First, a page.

The Legacy of Guantanamo Bay

Cuba leased the southern portion of Guantanamo Bay to the US on February 23, 1903, as part of the Cuban-American Treaty that allowed the US military to construct a permanent naval base on the site. The base has been in regular use since its establishment, and is a source of consistent tension between the US and Cuban governments. The facilities at Guantanamo Bay have taken on special significance since the September 11 terrorist attacks. The base hosts detention facilities used to incarcerate individuals suspected of terrorist activity that were captured by the US military during the War on Terror, which has been a source of both domestic and international concern.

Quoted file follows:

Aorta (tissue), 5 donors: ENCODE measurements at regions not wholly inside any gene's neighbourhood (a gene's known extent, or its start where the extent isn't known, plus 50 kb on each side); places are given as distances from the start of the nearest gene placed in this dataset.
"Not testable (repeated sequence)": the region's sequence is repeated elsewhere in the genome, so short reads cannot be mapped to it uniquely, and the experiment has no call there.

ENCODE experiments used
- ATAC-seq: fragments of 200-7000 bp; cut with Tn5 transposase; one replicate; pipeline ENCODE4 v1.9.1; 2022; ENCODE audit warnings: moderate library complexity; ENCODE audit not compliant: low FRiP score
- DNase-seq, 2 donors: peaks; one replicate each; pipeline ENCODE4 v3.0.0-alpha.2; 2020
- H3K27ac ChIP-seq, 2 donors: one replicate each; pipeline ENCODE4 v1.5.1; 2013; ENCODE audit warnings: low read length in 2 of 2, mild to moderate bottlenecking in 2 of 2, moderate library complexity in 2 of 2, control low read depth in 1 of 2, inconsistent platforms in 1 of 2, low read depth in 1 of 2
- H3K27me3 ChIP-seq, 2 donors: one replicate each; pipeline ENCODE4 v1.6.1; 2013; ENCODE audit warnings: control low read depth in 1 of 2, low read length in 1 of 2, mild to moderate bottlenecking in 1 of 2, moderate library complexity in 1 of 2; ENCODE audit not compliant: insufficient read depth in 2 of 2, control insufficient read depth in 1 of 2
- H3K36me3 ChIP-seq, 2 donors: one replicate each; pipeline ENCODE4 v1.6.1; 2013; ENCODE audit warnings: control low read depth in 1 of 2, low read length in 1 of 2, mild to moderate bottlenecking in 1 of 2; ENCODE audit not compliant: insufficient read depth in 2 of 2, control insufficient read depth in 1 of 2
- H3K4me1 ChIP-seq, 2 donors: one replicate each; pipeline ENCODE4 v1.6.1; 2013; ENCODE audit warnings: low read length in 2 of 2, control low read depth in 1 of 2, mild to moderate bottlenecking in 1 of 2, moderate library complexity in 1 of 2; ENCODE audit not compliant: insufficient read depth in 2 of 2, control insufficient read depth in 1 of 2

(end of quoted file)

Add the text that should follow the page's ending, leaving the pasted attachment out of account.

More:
The legal status of Guantanamo detainees is hotly contested -- as is the prisoners' lack of access to US legal rights such as habeas corpus, due process and a speedy trial. In addition, allegations of the mistreatment and torture of detainees by US military officials have also surfaced. Critics of the detention center accuse the US of violating both international law and conflicting with traditional prisoners' rights. The potential violation of prisoners' rights was the source of controversy in 2013, when a number of detainees declared a hunger strike and were subsequently force-fed via feeding tube. The use of force-feeding on striking detainees was later the subject of litigation in US federal courts, which generally dismissed the suits. While attempts to close the facility have been unsuccessful, recent years have seen an increase in the number of detainees transferred out of the facility, and US President Barack Obama hopes to close the camp by the end of 2014.

 

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